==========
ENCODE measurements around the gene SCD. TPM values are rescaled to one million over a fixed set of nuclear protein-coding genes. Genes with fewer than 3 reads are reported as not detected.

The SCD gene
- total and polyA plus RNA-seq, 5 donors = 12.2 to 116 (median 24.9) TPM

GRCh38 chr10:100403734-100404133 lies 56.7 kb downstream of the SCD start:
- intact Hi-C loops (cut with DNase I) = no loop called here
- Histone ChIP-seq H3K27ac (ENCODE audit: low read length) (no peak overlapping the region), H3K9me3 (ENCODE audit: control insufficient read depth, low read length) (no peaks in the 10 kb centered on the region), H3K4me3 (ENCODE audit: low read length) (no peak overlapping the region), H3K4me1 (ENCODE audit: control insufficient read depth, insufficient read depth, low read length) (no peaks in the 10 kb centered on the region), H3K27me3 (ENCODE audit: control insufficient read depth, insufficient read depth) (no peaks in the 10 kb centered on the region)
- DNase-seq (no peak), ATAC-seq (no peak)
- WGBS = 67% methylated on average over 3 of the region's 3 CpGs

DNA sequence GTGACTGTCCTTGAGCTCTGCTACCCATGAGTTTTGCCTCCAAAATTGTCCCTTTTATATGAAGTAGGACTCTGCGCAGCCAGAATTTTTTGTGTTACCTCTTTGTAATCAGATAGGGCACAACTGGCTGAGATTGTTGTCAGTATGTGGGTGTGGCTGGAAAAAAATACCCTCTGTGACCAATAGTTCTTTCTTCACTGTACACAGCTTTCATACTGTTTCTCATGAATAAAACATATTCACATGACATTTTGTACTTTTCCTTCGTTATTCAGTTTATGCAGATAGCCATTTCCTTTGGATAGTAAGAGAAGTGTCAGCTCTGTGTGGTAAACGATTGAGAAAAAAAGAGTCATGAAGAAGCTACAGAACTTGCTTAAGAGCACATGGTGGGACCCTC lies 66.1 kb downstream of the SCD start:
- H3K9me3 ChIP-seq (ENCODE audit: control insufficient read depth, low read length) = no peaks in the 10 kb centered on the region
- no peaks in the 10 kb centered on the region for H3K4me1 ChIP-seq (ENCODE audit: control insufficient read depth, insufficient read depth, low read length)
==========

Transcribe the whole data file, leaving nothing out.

ENCODE measurements around the gene SCD. TPM values are rescaled to one million over a fixed set of nuclear protein-coding genes. Genes with fewer than 3 reads are reported as not detected.

The SCD gene
- total and polyA plus RNA-seq, 5 donors = 12.2 to 116 (median 24.9) TPM

GRCh38 chr10:100403734-100404133 lies 56.7 kb downstream of the SCD start:
- intact Hi-C loops (cut with DNase I) = no loop called here
- Histone ChIP-seq H3K27ac (ENCODE audit: low read length) (no peak overlapping the region), H3K9me3 (ENCODE audit: control insufficient read depth, low read length) (no peaks in the 10 kb centered on the region), H3K4me3 (ENCODE audit: low read length) (no peak overlapping the region), H3K4me1 (ENCODE audit: control insufficient read depth, insufficient read depth, low read length) (no peaks in the 10 kb centered on the region), H3K27me3 (ENCODE audit: control insufficient read depth, insufficient read depth) (no peaks in the 10 kb centered on the region)
- DNase-seq (no peak), ATAC-seq (no peak)
- WGBS = 67% methylated on average over 3 of the region's 3 CpGs

DNA sequence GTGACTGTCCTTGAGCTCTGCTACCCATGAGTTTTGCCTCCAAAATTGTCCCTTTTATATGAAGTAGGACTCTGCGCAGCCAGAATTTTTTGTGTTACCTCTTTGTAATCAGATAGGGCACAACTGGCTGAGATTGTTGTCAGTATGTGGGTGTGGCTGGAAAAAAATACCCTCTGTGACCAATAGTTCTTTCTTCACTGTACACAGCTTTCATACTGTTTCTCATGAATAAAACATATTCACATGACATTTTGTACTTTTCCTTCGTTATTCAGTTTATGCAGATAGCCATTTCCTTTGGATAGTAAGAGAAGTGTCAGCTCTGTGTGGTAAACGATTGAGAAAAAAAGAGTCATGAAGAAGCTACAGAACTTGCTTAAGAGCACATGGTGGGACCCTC lies 66.1 kb downstream of the SCD start:
- H3K9me3 ChIP-seq (ENCODE audit: control insufficient read depth, low read length) = no peaks in the 10 kb centered on the region
- no peaks in the 10 kb centered on the region for H3K4me1 ChIP-seq (ENCODE audit: control insufficient read depth, insufficient read depth, low read length)